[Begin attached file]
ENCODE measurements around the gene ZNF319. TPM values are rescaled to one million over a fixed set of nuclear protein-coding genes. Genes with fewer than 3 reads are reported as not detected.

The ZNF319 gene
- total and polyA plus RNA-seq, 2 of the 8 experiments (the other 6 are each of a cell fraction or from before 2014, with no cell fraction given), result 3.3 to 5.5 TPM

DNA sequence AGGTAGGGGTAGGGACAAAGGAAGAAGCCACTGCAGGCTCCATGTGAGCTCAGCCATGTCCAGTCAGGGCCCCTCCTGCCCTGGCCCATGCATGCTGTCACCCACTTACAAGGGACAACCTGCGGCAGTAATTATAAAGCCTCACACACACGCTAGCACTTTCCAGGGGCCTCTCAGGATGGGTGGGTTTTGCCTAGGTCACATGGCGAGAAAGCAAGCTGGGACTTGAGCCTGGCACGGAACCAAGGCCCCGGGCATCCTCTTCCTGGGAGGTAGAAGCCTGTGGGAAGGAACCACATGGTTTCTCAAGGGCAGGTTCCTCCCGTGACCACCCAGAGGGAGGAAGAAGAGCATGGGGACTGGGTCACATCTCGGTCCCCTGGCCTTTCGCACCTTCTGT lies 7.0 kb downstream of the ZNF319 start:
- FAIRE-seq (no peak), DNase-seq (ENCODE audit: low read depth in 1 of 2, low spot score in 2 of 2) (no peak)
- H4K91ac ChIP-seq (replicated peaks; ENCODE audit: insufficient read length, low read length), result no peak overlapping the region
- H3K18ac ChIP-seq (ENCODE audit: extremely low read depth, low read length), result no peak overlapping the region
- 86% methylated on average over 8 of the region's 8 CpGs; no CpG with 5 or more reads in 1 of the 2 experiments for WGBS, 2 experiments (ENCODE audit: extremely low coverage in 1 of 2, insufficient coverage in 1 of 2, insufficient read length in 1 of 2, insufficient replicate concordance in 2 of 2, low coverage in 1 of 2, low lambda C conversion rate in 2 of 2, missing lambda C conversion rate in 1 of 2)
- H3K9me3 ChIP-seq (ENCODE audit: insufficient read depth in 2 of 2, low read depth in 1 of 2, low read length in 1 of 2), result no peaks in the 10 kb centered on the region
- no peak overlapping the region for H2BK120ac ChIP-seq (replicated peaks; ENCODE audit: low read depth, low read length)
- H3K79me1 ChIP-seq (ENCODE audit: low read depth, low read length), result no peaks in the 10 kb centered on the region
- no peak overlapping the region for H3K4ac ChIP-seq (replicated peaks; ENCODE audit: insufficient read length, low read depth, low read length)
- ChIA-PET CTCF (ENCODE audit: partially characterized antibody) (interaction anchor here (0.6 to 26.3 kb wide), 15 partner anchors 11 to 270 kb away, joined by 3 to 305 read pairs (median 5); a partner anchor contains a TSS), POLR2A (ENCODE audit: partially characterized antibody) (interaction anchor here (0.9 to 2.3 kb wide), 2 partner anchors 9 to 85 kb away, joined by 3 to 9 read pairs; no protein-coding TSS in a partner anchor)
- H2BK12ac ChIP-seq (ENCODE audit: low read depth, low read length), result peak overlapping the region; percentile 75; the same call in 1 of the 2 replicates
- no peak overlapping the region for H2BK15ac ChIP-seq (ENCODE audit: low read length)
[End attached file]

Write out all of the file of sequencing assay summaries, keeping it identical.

ENCODE measurements around the gene ZNF319. TPM values are rescaled to one million over a fixed set of nuclear protein-coding genes. Genes with fewer than 3 reads are reported as not detected.

The ZNF319 gene
- total and polyA plus RNA-seq, 2 of the 8 experiments (the other 6 are each of a cell fraction or from before 2014, with no cell fraction given), result 3.3 to 5.5 TPM

DNA sequence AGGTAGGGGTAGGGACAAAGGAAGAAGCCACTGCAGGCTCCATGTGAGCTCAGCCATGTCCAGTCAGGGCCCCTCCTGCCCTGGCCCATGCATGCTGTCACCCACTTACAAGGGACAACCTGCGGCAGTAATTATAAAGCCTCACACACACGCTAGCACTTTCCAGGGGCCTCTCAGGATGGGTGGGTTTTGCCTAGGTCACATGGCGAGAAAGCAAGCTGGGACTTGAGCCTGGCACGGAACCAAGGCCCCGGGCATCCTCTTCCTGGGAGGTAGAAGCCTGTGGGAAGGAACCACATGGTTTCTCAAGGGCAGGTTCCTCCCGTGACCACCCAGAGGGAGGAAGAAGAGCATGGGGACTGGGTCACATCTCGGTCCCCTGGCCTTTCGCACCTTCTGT lies 7.0 kb downstream of the ZNF319 start:
- FAIRE-seq (no peak), DNase-seq (ENCODE audit: low read depth in 1 of 2, low spot score in 2 of 2) (no peak)
- H4K91ac ChIP-seq (replicated peaks; ENCODE audit: insufficient read length, low read length), result no peak overlapping the region
- H3K18ac ChIP-seq (ENCODE audit: extremely low read depth, low read length), result no peak overlapping the region
- 86% methylated on average over 8 of the region's 8 CpGs; no CpG with 5 or more reads in 1 of the 2 experiments for WGBS, 2 experiments (ENCODE audit: extremely low coverage in 1 of 2, insufficient coverage in 1 of 2, insufficient read length in 1 of 2, insufficient replicate concordance in 2 of 2, low coverage in 1 of 2, low lambda C conversion rate in 2 of 2, missing lambda C conversion rate in 1 of 2)
- H3K9me3 ChIP-seq (ENCODE audit: insufficient read depth in 2 of 2, low read depth in 1 of 2, low read length in 1 of 2), result no peaks in the 10 kb centered on the region
- no peak overlapping the region for H2BK120ac ChIP-seq (replicated peaks; ENCODE audit: low read depth, low read length)
- H3K79me1 ChIP-seq (ENCODE audit: low read depth, low read length), result no peaks in the 10 kb centered on the region
- no peak overlapping the region for H3K4ac ChIP-seq (replicated peaks; ENCODE audit: insufficient read length, low read depth, low read length)
- ChIA-PET CTCF (ENCODE audit: partially characterized antibody) (interaction anchor here (0.6 to 26.3 kb wide), 15 partner anchors 11 to 270 kb away, joined by 3 to 305 read pairs (median 5); a partner anchor contains a TSS), POLR2A (ENCODE audit: partially characterized antibody) (interaction anchor here (0.9 to 2.3 kb wide), 2 partner anchors 9 to 85 kb away, joined by 3 to 9 read pairs; no protein-coding TSS in a partner anchor)
- H2BK12ac ChIP-seq (ENCODE audit: low read depth, low read length), result peak overlapping the region; percentile 75; the same call in 1 of the 2 replicates
- no peak overlapping the region for H2BK15ac ChIP-seq (ENCODE audit: low read length)